“If we don’t listen to the youth of today who are drastically marginalized, we will never understand the future in which we live.  We must help them to tell their truths in a voice and medium that will inspire the world to listen.”

Martha Pinson - Script Supervisor/First time directors consultant

Prior directing work includes: “It’s Not Saturday,” a dramatic short done under VisionFest’11 Filmmaker’s Challenge. I directed the Drama Book Shop short play staged reading Series (2010), “Rescue Meal” (pilot for firehouse cooking show, 2009), “King Alive” (2006), Sheila Evan’s “Billie Holiday Cabaret” (2005), and the award-winning short film, “Don’t Nobody Love the Game More than Me” (2002), which aired nationally on the PBS series "Independent Lens". More theater directing credits: Bob Rogers’ “Small Potatoes” (2000), Stephen Mantin’s “Acts of Faith” (1998) – both off-Broadway full-length plays. I was a Second Unit Director on the film “Just the Ticket” starring Andy Garcia. I’ve consulted for numerous new directors and written numerous original and adapted screenplays, including the award winning “Body Count 1968,” and an historical miniseries treatment that is in development. I was Script Supervisor to major directors including Martin Scorsese, Sidney Lumet, Milos Forman, Oliver Stone, Brian De Palma, and Andrew Niccol. I often give Guest Lectures and Workshops at college film programs.

James Burns - Executive Producer

James didn't go to film school. He taught himself how to read and write in prison after being tried as an adult and convicted at 15 after taking the wrong path in his youth. Following his release, James concentrated his efforts on documentary filmmaking to develop an award-winning career and a reputation for bold, cinematic storytelling. He is personally invested in creating character-driven films that take on complex and systemic issues, and is known for his ability to gain unique access to difficult spaces. James was selected for the Saatchi & Saatchi New Director Showcase at Cannes Lion in 2016, won the TriBeCa Film Festival Special Jury Mention Award in 2015, and was nominated for the D&AD Next Director Award in 2017. In 2017 James created the Solitary Confinement Project, a month-long 24 hour livestream in which James voluntarily entered into solitary confinement for 30 days and broadcast his time inside. The project was nominated for a Webby Award in 2018. His work has been presented on Netflix, Independent Lens, Vice on HBO,, Amazon Prime, Nowness, the Atlantic, Vimeo Staff Picks, and NPR.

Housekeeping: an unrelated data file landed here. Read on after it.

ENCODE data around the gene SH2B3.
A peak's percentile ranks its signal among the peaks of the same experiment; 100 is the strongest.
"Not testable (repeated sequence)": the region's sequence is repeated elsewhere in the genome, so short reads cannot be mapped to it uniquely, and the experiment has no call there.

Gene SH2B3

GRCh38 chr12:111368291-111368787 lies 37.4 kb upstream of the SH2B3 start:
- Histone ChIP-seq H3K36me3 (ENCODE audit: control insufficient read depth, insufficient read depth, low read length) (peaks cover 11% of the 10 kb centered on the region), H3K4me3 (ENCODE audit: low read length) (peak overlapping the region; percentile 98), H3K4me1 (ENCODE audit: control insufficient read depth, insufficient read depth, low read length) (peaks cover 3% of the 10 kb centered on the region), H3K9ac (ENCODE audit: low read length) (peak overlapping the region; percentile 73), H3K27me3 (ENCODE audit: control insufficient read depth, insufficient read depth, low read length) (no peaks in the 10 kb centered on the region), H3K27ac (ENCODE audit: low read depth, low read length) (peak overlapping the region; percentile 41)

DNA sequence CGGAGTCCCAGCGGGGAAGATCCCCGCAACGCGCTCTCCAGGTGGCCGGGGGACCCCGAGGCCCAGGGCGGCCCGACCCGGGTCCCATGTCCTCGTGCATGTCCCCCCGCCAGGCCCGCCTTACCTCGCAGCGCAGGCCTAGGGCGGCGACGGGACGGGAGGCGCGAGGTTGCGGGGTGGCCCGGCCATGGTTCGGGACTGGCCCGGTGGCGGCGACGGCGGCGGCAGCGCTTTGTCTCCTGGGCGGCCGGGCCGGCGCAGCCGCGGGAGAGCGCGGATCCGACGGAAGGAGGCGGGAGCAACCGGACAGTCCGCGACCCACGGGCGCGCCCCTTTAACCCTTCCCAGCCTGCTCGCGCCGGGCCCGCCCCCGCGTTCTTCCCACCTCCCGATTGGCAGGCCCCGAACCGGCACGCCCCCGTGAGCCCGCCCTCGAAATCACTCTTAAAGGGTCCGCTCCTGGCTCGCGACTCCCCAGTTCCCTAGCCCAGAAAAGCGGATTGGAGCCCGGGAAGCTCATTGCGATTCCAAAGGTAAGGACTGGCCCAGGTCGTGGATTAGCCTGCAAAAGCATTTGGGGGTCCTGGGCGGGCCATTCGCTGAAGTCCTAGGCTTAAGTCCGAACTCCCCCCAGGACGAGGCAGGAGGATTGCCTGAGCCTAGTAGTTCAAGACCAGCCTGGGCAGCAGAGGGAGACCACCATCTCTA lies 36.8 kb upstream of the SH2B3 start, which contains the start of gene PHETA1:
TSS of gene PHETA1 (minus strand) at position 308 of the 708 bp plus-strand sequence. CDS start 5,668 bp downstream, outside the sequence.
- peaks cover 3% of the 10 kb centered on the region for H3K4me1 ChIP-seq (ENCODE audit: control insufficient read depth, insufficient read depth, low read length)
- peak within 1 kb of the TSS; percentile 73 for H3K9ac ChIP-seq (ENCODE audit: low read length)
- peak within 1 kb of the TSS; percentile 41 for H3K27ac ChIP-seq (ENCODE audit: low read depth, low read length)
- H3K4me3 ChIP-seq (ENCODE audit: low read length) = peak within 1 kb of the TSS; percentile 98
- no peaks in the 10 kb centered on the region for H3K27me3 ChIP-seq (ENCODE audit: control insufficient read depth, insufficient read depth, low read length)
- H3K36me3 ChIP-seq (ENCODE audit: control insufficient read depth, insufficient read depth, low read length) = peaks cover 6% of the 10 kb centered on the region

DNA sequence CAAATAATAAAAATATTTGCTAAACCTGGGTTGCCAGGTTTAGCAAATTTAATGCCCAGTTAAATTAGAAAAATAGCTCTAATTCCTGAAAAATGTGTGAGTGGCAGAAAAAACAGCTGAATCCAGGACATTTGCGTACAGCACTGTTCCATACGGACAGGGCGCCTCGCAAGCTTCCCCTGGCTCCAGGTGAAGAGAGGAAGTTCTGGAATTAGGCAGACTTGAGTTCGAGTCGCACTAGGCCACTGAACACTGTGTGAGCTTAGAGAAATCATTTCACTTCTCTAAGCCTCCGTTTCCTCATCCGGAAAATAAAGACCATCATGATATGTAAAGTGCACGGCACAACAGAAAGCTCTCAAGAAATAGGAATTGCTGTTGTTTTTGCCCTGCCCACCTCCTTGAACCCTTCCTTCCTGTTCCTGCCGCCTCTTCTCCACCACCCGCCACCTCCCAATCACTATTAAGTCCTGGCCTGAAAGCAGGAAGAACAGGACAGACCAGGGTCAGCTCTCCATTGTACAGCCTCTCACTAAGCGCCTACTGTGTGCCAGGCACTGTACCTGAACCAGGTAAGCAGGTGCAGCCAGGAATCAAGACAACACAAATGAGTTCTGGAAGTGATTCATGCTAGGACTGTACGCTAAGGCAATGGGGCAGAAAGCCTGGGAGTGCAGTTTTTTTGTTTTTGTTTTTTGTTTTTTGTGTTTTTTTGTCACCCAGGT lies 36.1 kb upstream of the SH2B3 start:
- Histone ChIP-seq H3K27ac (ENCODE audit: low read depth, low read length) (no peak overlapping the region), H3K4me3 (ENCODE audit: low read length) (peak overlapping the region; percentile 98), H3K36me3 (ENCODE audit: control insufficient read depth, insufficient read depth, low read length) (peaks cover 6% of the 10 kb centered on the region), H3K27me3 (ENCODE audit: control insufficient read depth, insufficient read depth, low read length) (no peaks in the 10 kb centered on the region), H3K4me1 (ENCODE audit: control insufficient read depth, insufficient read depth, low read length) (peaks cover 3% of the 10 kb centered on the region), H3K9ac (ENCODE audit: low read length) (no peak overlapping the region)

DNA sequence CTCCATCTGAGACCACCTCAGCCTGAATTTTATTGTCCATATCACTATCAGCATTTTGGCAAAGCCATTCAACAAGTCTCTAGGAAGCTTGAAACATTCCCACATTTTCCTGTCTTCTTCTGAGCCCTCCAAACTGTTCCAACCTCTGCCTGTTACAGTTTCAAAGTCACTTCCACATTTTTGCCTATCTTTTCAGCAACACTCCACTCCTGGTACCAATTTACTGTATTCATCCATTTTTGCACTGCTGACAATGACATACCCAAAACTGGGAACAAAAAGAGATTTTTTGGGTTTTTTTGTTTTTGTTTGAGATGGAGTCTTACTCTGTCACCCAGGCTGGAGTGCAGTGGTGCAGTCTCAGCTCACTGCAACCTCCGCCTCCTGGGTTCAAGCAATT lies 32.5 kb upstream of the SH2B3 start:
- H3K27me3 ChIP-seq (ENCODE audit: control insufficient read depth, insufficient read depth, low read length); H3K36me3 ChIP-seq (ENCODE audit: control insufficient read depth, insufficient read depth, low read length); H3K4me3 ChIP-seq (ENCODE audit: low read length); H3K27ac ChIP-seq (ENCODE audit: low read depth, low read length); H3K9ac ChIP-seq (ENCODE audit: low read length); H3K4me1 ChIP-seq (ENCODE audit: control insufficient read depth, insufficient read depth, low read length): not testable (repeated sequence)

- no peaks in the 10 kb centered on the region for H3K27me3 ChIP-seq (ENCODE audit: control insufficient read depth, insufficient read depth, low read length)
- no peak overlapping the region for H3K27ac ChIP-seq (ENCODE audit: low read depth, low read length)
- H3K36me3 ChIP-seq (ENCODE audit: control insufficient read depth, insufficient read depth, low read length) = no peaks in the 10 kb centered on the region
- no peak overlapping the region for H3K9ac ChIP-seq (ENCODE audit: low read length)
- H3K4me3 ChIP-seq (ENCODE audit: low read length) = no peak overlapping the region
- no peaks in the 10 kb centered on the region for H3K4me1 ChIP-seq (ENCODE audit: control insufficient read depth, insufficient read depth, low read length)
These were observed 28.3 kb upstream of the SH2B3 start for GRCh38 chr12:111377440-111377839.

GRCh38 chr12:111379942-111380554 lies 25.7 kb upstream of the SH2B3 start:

Emilio Cuesta - UPM/Line Producer

Emilio was born in Manhattan, NY and studied film production at NYU's Gallatin School of Individualized Studies. At a young age, he was able to work for various networks, and individual shows on premium cable television. During school, he produced a number of student films and is currently working on a feature, with his father, Michael, attached to direct.

Guy A. Fortt - Producer

GUY A. FORTT (Jimmy) a seasoned theater presence who studied at Columbia University, has been featured on Broadway in Oprah Winfrey’s The Color Purple. Other theater credits include productions of Charles H. Fullers A Soldiers Play, August Wilsons Seven Guitars, Abram Hills On Strivers Row, and Tennessee Williams A Streetcar Named Desire among others. Film credits include, Never, Rarely, Sometimes, Always starring Ryan Eggold, David Frankel's The Devil Wears Prada starring Meryl Streep; director Sydney Pollack’s The Interpreter starring Nicole Kidman and Sean Penn; director Spike Lee's 25th Hour and She Hate Me; and Don’t Nobody Love the Game More Than Me, directed by Martha Pinson and winner of the Toronto Online Film Award. In addition to his stage and cinema work, Fortt has also found success in television having appeared on diverse shows including Law & Order SVU, BULL, and his recent recurring role on the hit NBC show New Amsterdam.Guy has also appeared in television commercials, provided background vocals for major recording artists Al Jarreau and RuPaul, and lead vocals for Brian Tarquin's album, "Soft Touch" and produced his own TV pilots: Rescue Meal, Inside the Forttress and Teen Talk with Dr. Tabby. Although Fortt enjoys an ever-expanding career in the entertainment industry.